Response to situations of injustice:

Utilize whatever nonviolent tools you have at your disposal that are proportionate and reasonable.


The Freedom Ride is a great response to raise the public consciousness of the inequitable situation for the Palestinian people who continue to live under Israeli military law.


Jeff any comments I make cannot be taken as supporting any group, be they Palestinian or Israeli that uses violence against another.  I am presenting an alternate voice to the one that blindly supports the continued occupation of the Palestinian people and the colonisation of their land.



Comment by Stewart Mills on November 9, 2011 at 1:40pm


From the American South to the West Bank: A Freedom Rider Bears Witness to Human Rights in Israel/Palestine
November 8, 2011


On November 15, Palestinian activists will attempt to board segregated Israeli settler public transport headed to occupied East Jerusalem in an act of civil disobedience inspired by the Freedom Riders of the US Civil Rights Movement.

Fifty years after the US Freedom Riders staged mixed-race bus rides through the roads of the segregated American South, Palestinian Freedom Riders will be asserting their right for liberty and dignity by disrupting the military regime of the Occupation through peaceful civil disobedience. Organizers say this ride to demand liberty, equality, and access to Jerusalem is the first of many to come.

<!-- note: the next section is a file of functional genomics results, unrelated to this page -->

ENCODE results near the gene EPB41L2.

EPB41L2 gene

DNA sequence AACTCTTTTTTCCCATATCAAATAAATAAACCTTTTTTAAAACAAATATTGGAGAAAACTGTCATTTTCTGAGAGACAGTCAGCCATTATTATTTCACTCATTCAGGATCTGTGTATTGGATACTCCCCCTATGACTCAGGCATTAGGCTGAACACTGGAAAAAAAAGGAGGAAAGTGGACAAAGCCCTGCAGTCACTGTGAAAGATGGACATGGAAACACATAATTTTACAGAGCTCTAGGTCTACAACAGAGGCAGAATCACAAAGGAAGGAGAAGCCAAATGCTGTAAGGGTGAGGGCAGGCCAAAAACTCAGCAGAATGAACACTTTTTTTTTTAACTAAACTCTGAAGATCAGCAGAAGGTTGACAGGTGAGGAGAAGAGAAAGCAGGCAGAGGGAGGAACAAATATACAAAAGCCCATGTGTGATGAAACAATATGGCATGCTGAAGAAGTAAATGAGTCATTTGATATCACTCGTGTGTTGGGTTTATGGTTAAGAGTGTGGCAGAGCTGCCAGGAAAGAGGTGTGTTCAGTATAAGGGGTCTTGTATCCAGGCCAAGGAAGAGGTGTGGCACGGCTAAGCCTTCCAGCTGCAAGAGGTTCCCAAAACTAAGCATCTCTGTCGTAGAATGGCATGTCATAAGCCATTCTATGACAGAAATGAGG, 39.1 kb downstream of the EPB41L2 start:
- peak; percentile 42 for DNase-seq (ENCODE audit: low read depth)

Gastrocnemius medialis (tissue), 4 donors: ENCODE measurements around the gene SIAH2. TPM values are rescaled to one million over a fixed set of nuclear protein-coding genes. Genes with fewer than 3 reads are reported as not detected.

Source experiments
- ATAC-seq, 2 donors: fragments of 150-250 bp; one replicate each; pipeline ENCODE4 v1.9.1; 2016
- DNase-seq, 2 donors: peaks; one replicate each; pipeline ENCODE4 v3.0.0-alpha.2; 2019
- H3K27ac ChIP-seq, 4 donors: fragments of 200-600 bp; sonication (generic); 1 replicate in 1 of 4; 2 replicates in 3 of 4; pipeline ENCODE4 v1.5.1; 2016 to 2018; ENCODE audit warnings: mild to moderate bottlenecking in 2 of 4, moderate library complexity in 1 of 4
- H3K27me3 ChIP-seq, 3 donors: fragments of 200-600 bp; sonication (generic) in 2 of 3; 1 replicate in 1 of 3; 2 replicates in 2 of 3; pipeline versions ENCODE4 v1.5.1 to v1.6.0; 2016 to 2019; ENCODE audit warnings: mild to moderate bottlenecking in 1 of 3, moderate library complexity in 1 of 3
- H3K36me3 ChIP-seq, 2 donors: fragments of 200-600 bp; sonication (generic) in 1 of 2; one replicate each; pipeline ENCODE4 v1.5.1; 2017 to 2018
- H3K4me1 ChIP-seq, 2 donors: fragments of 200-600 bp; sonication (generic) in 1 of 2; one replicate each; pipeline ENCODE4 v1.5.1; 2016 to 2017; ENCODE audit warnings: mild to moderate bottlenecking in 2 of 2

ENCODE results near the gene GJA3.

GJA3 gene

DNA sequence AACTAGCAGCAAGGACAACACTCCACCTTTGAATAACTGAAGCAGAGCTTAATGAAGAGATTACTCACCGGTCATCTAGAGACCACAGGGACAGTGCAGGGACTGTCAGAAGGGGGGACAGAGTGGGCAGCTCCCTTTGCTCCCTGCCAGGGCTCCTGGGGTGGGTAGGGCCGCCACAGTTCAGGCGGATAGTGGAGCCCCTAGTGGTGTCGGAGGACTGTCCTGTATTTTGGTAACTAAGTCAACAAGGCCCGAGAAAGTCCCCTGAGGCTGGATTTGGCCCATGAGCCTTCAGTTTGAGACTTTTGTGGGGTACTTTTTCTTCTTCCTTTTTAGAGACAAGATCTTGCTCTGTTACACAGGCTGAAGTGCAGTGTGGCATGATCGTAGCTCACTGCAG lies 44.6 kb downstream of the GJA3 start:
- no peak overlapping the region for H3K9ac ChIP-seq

Ta’anit Tzedek – Jewish Fast for Gaza will stand in solidarity with the West Bank Freedom Riders with a very special conference call on the day of the demonstration. Please join us Tuesday, November 15 at 12 pm Eastern Time to join our conversation with Ellen Broms, one of the original Freedom Riders for civil rights in the American South and currently an activist for a just peace in Israel/Palestine.

During our call, Ms. Broms will talk about her own experiences as an activist/demonstrator for civil rights in the 1960′s and why her activism has led her to take a stand on behalf of Palestinian human and civil rights.

Ellen Broms is a retired state worker who resides in Sacramento, CA. Her involvement in the civil rights movement began when, as a student at Los Angeles City College, she demonstrated at Woolworth lunch counters in support of similar sit-ins by students in the South....

To participate in the call:

Dial Access Number: 1.800.920.7487
Enter Participant Code: 92247763#

There will be opportunities for questions and answers during the call.

Please click here for more information about how you can get involved in support of the West Bank Freedom Riders. Please share this information with others you think may be interested in participating.

We looking forward to your joining the call!


Comment by Jeff stern on November 8, 2011 at 9:16pm


  It is a pity that you did not post the pictures of these busses - they look like little tanks to protect the civillian inside from the freedom fighters in teh West Bank, who on a regular bases attack them with rock, firebombs and even bullets.  Also a pity that you did not mention that ALL ISRAELI CITIZENS are allowed on the busses, Jews, Arabs, Druze etc...  Furthermore, Jews are not allowed to enter Palestinan areas of A or B which mkae up 40% of the West Bank and No Jews are allowed to travel anywhere in Gaza. Not ONLY because of military decree but also because it is pretty much a death sentance, as we have seen with the two soldiers whose bodies were mutilated by the hands of a mob when they accidently wondered into the city.

On a regular basis Jews are also forbitten to visit holey sites like Joseph's temple due .